producing State.
    The packinghouse measures of disinfection and APHIS inspection 
ensure that even if a given shipment were illegally moved to a 
commercial citrus-producing State, the shipment would have a low 
likelihood of containing fruit with the potential to cause an outbreak 
of citrus canker disease.
    As mentioned earlier, the RMA examined four options for allowing 
the interstate movement of citrus fruit from a citrus canker 
quarantined area under a packinghouse-centered approach. Of those four 
options, we determined that Option 4 was most appropriate, based on the 
available scientific evidence, which indicates that fruit subject to 
commercial packing, treatment, and APHIS inspection will be unlikely to 
serve as a pathway for the introduction or spread of citrus canker.
    We recognize that individual consumers may move fruit from Florida 
into States other than commercial citrus-producing States and then 
subsequently move that fruit into commercial citrus-producing States. 
However, such movement could have occurred under the regulations in 
place before the publication of this final rule as well; APHIS does not 
have the regulatory infrastructure to monitor interstate movement of 
fruit by individual consumers. Additionally, even with a buffer zone in 
place, tourists and visitors would often travel across multiple States 
to reach their destinations, meaning that a buffer zone would not be 
highly effective at eliminating this consumer movement. For tourists 
and visitors, as well as for local residents who routinely move between 
commercial citrus-producing States and other States, the distance 
between the borders of commercial citrus-producing States and the 
citrus-producing areas within those States acts as a buffer as well, 
further decreasing the risk associated with such movement. Finally, the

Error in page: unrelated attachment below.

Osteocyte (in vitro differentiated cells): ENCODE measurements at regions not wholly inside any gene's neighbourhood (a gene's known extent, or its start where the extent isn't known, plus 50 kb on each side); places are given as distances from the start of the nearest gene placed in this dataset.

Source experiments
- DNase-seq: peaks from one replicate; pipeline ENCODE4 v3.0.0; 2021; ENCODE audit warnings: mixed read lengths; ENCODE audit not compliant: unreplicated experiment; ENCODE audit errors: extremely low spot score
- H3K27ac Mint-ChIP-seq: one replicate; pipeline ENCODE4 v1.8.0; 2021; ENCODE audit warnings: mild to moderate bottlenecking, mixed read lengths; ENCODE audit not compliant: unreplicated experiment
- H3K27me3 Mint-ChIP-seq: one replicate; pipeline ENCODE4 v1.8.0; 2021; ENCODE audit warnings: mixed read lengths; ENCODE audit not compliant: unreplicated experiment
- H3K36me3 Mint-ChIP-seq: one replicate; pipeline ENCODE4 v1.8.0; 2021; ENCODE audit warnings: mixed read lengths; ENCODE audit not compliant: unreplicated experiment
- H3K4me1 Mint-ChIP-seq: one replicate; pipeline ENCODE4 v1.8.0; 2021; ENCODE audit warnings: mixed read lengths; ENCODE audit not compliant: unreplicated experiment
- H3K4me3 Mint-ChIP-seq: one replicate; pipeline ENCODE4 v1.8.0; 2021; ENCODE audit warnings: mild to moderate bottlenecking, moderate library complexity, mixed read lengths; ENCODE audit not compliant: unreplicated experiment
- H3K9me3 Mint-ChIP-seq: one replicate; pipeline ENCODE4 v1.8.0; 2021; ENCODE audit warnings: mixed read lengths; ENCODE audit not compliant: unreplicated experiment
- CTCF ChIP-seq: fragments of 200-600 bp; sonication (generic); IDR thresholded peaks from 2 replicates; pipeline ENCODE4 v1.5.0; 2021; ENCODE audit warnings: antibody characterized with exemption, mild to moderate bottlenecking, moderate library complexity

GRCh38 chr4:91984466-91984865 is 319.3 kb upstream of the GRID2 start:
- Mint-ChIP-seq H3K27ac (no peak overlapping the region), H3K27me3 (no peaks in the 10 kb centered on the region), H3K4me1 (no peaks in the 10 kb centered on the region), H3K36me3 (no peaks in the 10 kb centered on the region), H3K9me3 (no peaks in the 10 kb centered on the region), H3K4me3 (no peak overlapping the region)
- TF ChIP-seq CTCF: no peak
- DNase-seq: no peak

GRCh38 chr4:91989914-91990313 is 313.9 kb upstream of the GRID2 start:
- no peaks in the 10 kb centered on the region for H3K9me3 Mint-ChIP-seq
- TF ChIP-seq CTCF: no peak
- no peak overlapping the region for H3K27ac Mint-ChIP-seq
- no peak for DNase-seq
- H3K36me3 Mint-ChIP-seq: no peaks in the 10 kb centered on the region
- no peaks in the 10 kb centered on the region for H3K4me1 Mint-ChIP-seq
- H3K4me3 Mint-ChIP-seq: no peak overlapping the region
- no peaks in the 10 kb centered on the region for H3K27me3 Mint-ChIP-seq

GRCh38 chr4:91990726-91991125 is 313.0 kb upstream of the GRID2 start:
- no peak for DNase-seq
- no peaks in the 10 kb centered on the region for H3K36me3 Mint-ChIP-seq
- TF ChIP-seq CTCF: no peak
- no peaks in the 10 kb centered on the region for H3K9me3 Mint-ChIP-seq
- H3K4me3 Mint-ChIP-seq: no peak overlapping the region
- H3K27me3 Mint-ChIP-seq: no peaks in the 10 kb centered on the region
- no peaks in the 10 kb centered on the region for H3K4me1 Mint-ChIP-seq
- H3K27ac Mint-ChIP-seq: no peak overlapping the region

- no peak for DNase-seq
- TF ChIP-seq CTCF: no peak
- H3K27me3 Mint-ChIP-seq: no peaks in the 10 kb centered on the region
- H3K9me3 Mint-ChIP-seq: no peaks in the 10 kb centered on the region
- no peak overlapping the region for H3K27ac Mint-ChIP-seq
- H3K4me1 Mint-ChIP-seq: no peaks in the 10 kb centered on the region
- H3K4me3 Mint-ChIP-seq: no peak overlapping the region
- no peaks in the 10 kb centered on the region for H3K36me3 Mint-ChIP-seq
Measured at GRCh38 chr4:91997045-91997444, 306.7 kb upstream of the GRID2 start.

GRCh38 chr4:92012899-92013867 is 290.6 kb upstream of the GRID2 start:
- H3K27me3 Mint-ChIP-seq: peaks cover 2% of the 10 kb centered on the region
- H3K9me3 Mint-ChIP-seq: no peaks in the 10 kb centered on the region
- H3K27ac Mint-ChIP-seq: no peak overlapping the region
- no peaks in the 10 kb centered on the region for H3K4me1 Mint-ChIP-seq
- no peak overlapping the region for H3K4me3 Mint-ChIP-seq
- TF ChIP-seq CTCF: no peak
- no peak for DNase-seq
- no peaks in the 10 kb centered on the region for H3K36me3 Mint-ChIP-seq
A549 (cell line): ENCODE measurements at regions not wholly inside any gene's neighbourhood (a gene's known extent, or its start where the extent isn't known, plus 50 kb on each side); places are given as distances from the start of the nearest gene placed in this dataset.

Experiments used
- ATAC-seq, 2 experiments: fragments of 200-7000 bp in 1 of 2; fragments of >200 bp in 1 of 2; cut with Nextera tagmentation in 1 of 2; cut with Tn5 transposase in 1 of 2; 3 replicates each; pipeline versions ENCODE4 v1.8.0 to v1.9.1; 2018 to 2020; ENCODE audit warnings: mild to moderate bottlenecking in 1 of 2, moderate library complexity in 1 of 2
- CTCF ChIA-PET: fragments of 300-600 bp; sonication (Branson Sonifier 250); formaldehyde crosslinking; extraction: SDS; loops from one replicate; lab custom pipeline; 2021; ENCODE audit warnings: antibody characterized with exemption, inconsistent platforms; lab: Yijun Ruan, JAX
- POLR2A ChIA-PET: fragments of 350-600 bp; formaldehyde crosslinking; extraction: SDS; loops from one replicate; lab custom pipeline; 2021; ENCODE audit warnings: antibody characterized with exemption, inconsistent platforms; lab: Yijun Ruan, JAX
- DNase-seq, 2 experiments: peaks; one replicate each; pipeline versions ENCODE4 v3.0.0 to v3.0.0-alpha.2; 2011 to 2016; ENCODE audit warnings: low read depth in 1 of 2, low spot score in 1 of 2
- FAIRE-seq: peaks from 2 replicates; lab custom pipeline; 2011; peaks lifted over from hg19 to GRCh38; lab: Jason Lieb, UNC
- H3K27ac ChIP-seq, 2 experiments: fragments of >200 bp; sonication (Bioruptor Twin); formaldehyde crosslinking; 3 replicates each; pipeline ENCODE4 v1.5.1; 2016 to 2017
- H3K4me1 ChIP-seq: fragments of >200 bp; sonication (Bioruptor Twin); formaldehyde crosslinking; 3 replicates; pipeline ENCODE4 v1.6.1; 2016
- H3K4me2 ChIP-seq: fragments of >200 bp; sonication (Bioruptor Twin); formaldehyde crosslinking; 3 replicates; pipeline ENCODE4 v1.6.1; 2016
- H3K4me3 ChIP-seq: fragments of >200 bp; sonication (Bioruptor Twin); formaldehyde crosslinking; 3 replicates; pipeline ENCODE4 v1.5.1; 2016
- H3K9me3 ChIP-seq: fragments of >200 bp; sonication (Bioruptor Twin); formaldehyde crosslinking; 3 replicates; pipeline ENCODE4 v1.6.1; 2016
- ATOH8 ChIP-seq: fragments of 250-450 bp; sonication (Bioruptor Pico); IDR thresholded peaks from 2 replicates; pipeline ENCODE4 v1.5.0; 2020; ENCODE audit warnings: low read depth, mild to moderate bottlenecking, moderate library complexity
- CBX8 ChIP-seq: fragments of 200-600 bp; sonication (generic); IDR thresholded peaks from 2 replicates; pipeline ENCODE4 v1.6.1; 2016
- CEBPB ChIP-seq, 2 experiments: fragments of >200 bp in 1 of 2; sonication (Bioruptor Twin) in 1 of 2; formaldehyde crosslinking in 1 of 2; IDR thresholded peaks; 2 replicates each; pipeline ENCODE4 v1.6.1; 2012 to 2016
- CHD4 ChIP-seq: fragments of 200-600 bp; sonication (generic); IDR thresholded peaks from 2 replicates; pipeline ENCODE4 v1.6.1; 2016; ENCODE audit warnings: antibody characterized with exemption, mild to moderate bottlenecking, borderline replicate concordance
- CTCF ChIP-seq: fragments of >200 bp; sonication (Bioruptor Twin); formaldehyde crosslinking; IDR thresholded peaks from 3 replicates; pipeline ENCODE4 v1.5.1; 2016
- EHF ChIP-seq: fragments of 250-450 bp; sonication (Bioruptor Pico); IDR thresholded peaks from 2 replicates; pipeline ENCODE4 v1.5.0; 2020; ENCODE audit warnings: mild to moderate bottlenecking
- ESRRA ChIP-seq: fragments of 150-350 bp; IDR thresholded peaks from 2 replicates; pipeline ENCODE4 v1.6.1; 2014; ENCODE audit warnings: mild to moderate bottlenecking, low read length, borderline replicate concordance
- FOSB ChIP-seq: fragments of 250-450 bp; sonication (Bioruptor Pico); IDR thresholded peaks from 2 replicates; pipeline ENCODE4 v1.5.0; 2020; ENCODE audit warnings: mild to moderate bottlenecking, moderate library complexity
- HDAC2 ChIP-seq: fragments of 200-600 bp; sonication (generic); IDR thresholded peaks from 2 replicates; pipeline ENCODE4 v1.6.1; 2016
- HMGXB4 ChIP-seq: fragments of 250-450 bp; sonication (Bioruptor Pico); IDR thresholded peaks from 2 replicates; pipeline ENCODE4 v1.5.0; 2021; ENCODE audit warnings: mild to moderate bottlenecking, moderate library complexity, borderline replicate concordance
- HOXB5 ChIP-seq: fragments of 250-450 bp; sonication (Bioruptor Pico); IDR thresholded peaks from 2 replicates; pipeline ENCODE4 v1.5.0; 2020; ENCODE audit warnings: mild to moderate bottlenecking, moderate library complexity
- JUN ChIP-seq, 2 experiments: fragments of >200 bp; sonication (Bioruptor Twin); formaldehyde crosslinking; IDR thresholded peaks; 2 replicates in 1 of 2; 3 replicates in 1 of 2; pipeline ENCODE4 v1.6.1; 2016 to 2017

volume of such movement is extremely low when compared with the volume 
of commercial movement of fruit, making the risk of citrus canker 
establishment in commercial citrus-producing States through this 
scenario highly unlikely. These factors, combined with our 
determination that the introduction and spread of Xac into other 
commercial citrus-producing States through the movement of commercially 
packed fresh citrus fruit is unlikely and that the mitigations of 
treatment and APHIS inspection are highly effective, have led us to 
determine that a buffer zone to address such movement is unnecessary.

Scientific Evidence Used in the PRA and RMA

    We received several general comments on the scientific evidence we 
used to make our determinations in the PRA and RMA. One commenter 
stated that the conclusion reached by the RMA is in part based on the 
lack of evidence that citrus fruit could play a role in the 
introduction of citrus canker in new areas, but that this lack of 
evidence is a consequence of the lack of scientific studies and is not 
based on scientific data; this commenter suggested that we evaluate the 
risks further using fruit produced subject to the regulations that were 
in place before the publication of this final rule. Another commenter 
suggested an extensive list of experimental data that the commenter 
believed were necessary to prove that the introduction and spread of 
Xac into other commercial citrus-producing States through the 
interstate movement of commercially packed fresh citrus fruit from a 
quarantined area is unlikely. One commenter stated that this program, 
which the commenter characterized as precedent-setting, requires a much 
more solid foundation of science and process affirmation than has been 
developed to date. Other commenters stated that not enough of the 
evidence we used in developing the RMA had been published in peer-
reviewed scientific journals and that we had relied too much on 
preliminary research in making our determinations.
    We used the best scientific evidence available to develop the PRA 
and the RMA, and we have detailed extensively how this evidence 
supports the conclusions we present in those documents. It is important 
to note that, based on the available evidence, we did not conclude that 
commercially packed citrus fruit could not serve as a pathway for the 
introduction and spread of Xac, but rather that it was unlikely that 
commercially packed citrus fruit serves as an epidemiologically 
significant pathway. That is why this final rule prohibits the 
distribution of such fruit to commercial citrus-producing States.
    The Plant Protection Act charges us with ensuring that our